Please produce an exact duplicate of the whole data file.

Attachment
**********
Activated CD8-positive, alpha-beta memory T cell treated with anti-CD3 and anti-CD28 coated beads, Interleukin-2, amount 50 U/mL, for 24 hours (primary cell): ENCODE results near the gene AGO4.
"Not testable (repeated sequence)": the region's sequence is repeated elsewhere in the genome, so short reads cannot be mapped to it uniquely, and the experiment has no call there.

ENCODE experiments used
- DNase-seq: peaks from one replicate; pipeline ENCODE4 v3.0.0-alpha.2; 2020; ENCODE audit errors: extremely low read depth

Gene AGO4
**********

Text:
Activated CD8-positive, alpha-beta memory T cell treated with anti-CD3 and anti-CD28 coated beads, Interleukin-2, amount 50 U/mL, for 24 hours (primary cell): ENCODE results near the gene AGO4.
"Not testable (repeated sequence)": the region's sequence is repeated elsewhere in the genome, so short reads cannot be mapped to it uniquely, and the experiment has no call there.

ENCODE experiments used
- DNase-seq: peaks from one replicate; pipeline ENCODE4 v3.0.0-alpha.2; 2020; ENCODE audit errors: extremely low read depth

Gene AGO4